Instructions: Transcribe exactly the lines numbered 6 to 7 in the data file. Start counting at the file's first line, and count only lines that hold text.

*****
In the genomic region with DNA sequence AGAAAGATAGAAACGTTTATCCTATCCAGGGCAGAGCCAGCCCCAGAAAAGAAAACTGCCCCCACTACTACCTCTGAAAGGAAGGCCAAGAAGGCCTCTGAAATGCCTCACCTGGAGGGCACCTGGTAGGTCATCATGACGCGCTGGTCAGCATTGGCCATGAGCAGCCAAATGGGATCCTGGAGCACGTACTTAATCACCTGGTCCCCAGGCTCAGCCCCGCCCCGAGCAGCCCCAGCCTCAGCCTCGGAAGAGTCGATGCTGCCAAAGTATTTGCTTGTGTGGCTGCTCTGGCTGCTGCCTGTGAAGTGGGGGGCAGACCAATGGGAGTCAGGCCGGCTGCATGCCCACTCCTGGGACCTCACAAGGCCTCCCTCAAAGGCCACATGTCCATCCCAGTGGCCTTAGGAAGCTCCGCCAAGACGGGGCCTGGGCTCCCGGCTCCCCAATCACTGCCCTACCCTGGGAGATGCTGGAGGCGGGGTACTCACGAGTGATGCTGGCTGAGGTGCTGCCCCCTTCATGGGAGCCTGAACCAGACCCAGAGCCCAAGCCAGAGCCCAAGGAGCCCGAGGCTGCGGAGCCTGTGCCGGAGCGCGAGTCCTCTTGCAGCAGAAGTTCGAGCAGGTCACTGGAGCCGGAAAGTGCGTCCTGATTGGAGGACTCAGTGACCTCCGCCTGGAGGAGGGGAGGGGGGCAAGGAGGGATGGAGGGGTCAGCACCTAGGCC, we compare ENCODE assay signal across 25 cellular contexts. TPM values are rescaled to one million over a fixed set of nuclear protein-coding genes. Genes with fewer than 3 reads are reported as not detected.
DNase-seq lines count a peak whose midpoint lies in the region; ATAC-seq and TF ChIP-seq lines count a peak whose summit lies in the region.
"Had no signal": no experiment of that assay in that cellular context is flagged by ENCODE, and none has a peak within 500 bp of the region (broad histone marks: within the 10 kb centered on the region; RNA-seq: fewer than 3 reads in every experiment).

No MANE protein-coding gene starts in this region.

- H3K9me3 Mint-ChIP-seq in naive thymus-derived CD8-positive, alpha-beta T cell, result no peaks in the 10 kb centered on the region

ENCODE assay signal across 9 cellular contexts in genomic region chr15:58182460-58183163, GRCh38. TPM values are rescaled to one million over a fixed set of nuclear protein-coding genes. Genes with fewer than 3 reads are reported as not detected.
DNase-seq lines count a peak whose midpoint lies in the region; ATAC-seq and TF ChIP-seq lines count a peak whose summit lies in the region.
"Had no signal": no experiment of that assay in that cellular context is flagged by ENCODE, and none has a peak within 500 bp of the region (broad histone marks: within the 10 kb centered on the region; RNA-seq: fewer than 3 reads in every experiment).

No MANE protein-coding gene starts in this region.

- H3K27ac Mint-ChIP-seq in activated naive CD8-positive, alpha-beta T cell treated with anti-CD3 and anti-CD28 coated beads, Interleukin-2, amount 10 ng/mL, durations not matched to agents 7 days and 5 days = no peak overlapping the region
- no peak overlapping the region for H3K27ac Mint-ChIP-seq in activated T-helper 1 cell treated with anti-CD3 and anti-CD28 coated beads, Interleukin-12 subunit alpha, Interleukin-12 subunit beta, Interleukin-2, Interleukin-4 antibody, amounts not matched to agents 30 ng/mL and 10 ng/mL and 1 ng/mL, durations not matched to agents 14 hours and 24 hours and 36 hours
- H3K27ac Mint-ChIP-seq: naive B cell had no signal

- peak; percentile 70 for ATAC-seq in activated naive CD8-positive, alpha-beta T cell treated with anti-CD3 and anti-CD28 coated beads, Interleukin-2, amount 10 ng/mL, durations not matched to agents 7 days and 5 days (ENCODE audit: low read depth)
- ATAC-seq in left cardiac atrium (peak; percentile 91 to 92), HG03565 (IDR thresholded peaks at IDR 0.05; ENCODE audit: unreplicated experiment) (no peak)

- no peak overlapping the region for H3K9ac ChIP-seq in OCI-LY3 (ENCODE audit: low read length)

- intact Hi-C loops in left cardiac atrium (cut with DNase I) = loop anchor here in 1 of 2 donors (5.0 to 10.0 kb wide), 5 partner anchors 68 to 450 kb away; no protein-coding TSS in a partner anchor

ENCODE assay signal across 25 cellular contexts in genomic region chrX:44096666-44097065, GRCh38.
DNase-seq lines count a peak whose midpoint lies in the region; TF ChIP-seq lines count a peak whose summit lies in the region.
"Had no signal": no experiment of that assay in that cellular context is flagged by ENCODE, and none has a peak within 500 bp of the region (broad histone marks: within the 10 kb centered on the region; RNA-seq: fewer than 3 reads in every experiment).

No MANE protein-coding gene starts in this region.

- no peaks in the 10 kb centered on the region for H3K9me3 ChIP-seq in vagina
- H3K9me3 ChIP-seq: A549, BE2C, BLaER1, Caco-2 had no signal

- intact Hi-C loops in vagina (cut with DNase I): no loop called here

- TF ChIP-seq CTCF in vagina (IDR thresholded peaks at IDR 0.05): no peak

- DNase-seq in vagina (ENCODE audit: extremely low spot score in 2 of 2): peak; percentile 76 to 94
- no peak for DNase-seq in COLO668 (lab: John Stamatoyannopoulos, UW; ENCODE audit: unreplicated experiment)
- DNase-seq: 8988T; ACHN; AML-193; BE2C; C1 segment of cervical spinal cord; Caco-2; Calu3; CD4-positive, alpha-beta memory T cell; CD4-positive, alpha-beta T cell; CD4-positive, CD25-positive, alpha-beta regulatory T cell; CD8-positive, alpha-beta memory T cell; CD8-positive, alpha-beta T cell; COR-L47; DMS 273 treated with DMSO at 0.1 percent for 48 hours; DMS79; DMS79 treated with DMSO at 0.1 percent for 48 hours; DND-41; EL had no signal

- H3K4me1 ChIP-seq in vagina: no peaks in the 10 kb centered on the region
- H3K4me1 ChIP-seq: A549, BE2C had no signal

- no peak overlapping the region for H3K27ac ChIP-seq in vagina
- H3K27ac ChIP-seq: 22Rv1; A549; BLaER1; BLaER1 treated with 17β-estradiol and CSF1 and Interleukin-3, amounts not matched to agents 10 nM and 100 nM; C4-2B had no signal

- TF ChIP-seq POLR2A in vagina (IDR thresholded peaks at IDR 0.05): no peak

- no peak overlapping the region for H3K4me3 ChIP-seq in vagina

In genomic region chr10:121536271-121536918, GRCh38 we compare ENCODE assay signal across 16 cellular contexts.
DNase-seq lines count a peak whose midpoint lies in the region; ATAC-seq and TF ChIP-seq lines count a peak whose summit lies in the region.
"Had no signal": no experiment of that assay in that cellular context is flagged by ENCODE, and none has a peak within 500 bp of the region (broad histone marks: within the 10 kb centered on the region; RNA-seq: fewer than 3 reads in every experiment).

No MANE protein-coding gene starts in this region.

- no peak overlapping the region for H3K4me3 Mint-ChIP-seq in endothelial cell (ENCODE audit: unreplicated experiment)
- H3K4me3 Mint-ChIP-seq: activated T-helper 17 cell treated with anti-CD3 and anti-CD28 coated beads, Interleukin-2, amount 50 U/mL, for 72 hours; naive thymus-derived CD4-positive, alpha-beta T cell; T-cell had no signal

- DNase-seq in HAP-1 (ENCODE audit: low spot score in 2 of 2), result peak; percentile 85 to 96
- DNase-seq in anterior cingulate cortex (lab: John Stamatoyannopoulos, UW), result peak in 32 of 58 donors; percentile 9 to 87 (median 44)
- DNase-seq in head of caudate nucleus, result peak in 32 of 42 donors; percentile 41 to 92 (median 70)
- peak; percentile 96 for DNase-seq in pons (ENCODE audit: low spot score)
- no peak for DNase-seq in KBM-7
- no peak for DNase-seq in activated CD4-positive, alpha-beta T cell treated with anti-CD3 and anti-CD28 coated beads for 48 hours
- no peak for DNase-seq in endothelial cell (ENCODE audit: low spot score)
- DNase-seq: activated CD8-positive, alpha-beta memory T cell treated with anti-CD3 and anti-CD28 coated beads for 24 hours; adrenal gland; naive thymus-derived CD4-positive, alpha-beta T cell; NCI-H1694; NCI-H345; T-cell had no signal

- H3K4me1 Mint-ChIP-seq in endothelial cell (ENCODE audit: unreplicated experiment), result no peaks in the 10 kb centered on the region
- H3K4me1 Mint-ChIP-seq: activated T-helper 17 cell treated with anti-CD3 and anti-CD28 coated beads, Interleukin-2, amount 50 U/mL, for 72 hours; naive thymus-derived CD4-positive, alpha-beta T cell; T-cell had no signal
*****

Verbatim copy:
ENCODE assay signal across 9 cellular contexts in genomic region chr15:58182460-58183163, GRCh38. TPM values are rescaled to one million over a fixed set of nuclear protein-coding genes. Genes with fewer than 3 reads are reported as not detected.
DNase-seq lines count a peak whose midpoint lies in the region; ATAC-seq and TF ChIP-seq lines count a peak whose summit lies in the region.